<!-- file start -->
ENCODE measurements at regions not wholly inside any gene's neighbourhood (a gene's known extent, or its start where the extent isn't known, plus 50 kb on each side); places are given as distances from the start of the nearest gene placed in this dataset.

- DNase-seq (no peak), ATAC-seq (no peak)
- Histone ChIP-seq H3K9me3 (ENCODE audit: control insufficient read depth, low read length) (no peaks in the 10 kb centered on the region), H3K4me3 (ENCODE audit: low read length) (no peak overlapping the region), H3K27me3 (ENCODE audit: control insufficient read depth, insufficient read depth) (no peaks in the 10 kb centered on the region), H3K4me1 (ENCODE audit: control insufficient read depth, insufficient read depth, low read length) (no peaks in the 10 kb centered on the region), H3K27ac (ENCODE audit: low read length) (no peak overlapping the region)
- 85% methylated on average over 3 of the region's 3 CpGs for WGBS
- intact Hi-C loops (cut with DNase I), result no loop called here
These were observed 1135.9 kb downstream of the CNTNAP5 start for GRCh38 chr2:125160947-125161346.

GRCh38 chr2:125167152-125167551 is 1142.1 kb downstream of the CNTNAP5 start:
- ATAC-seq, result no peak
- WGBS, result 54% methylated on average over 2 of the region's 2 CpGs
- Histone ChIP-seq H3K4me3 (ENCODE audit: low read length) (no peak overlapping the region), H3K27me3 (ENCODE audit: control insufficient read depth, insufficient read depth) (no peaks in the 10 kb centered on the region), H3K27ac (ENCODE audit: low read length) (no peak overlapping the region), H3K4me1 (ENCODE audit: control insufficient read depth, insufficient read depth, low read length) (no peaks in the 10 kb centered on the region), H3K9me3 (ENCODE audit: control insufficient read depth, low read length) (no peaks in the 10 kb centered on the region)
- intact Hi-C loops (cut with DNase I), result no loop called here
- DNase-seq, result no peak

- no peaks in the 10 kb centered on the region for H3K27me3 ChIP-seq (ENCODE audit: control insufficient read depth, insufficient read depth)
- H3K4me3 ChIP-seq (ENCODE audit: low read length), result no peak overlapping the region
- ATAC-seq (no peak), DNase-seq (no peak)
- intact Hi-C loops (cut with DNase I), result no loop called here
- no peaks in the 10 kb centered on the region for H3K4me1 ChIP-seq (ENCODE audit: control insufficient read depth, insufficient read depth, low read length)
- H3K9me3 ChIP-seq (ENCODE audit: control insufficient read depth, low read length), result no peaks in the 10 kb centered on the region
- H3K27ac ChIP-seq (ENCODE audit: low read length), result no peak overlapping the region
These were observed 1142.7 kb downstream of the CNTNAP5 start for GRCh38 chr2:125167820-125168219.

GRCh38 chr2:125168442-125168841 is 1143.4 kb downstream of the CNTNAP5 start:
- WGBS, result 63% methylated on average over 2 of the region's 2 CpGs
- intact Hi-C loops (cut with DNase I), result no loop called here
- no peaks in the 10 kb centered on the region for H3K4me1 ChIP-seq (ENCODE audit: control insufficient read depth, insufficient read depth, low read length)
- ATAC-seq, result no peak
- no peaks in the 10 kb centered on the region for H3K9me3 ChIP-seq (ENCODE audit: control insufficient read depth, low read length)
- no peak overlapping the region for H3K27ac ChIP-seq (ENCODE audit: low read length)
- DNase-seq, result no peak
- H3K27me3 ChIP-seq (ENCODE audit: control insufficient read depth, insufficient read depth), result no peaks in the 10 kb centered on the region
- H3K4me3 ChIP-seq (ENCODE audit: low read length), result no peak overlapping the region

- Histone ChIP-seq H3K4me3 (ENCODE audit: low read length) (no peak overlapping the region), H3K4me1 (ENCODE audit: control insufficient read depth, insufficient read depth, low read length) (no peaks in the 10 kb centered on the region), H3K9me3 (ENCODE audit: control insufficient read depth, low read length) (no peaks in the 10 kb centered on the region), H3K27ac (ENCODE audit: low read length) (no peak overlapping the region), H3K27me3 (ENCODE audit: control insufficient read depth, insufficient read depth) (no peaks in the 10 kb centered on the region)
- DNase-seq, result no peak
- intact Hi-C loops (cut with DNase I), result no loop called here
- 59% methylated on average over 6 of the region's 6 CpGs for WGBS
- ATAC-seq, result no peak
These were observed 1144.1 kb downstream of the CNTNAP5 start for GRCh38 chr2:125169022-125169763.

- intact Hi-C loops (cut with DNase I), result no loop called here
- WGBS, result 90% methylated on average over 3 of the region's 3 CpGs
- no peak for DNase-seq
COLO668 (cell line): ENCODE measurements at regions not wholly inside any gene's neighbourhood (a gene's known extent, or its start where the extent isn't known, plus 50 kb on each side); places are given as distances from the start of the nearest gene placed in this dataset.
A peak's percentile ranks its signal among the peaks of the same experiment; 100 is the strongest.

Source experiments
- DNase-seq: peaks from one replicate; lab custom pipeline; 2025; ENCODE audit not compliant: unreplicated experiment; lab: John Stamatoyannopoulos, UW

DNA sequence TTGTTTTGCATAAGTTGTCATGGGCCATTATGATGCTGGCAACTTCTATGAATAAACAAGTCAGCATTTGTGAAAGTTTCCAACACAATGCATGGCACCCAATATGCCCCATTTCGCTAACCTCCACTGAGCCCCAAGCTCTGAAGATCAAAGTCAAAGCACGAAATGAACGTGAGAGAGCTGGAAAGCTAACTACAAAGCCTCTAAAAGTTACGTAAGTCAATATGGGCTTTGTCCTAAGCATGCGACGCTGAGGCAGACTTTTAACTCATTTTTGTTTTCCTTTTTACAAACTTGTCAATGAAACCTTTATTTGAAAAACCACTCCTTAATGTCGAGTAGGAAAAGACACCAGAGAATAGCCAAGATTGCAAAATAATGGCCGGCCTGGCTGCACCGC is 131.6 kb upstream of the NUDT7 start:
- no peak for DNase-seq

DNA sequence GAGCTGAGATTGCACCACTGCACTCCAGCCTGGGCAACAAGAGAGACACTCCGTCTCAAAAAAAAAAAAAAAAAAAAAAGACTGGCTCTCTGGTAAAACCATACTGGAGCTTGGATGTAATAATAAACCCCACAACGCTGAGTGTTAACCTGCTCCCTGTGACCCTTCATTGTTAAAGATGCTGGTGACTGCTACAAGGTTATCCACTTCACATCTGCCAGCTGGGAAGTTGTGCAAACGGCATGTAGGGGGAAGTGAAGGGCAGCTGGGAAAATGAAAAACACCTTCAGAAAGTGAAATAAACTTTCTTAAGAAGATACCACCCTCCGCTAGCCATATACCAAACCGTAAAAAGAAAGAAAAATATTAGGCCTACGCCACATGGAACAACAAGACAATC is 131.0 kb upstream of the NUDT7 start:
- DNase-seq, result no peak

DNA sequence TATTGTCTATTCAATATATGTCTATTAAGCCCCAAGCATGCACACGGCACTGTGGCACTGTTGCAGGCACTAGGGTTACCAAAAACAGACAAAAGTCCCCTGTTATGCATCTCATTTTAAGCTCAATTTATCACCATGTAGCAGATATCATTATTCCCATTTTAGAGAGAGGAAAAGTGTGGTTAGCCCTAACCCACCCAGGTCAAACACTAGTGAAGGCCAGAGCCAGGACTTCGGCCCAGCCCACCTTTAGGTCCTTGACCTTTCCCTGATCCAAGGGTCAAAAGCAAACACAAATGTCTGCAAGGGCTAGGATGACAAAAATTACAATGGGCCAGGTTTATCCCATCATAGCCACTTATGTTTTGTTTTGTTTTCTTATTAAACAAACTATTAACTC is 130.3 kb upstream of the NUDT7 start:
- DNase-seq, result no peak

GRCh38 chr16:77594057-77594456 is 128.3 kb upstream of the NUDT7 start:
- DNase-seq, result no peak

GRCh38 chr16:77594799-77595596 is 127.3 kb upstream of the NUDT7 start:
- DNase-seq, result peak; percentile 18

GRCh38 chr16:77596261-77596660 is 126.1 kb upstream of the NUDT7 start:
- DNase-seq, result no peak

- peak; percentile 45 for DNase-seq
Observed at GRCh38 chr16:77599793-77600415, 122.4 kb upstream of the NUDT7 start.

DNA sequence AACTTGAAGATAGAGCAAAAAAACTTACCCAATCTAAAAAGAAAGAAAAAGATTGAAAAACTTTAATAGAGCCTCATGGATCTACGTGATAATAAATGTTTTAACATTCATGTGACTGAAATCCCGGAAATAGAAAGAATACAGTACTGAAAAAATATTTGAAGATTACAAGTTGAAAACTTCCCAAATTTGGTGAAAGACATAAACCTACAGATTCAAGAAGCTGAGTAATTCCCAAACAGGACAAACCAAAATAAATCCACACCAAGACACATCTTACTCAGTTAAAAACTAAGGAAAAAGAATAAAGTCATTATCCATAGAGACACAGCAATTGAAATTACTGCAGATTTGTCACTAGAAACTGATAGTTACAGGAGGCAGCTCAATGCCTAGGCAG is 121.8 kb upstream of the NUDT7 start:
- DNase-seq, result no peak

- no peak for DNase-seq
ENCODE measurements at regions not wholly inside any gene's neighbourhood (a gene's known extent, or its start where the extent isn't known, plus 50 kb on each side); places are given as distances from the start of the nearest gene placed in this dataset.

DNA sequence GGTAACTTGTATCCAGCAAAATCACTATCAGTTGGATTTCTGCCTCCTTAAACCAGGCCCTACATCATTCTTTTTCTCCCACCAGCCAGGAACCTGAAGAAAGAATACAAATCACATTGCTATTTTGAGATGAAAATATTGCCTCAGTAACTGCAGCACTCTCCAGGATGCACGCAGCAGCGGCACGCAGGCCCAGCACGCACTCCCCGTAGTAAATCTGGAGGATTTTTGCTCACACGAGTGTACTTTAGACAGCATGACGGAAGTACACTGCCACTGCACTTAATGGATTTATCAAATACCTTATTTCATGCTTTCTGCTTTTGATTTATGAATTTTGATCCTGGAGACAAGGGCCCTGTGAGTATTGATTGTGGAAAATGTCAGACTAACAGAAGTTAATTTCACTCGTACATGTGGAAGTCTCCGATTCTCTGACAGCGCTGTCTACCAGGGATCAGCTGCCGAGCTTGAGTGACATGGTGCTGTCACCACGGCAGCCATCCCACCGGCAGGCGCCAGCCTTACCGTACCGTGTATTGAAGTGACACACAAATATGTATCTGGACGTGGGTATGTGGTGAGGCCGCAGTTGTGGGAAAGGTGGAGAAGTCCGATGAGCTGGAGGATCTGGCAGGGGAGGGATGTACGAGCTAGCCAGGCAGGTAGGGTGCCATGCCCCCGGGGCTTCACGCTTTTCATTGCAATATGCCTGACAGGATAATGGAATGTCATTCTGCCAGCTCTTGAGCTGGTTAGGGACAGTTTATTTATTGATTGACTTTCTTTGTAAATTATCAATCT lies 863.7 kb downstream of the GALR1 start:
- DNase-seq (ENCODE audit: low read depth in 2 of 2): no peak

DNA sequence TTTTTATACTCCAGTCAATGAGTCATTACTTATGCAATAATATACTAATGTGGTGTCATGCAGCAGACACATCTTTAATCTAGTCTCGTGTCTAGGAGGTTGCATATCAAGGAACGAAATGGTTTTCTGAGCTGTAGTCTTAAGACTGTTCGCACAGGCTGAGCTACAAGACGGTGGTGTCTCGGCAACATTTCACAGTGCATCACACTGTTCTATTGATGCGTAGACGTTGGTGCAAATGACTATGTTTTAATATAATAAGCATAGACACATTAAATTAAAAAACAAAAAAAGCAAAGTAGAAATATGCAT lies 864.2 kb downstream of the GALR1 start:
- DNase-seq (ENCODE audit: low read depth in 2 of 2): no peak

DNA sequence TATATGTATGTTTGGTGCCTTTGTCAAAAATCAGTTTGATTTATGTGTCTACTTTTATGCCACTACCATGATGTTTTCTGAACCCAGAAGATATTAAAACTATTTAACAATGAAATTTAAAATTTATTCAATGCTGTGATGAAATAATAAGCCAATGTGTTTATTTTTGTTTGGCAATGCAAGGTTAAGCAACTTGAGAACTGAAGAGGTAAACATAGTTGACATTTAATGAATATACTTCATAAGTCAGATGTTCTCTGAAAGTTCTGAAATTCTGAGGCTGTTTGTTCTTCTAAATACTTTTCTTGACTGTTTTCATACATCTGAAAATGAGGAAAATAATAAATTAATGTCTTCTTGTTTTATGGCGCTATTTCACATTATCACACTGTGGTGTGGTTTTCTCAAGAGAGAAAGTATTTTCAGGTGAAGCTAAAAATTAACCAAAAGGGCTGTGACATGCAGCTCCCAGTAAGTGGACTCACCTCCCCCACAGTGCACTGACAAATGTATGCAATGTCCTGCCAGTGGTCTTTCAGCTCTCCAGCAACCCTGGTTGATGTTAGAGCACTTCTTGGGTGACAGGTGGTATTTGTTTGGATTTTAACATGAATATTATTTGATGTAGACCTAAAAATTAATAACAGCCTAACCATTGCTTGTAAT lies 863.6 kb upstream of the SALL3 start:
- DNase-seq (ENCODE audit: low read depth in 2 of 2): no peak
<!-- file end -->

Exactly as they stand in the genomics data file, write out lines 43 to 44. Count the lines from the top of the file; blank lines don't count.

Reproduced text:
- DNase-seq: peaks from one replicate; lab custom pipeline; 2025; ENCODE audit not compliant: unreplicated experiment; lab: John Stamatoyannopoulos, UW

DNA sequence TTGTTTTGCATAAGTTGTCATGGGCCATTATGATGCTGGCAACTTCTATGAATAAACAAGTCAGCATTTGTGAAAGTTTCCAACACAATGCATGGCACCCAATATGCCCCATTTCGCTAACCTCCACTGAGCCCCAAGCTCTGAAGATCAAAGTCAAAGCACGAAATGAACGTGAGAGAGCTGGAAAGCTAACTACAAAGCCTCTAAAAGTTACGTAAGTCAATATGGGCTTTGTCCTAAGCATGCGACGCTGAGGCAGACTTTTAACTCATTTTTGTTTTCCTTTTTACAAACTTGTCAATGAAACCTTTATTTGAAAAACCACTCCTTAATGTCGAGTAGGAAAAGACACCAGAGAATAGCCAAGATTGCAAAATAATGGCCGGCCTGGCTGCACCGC is 131.6 kb upstream of the NUDT7 start: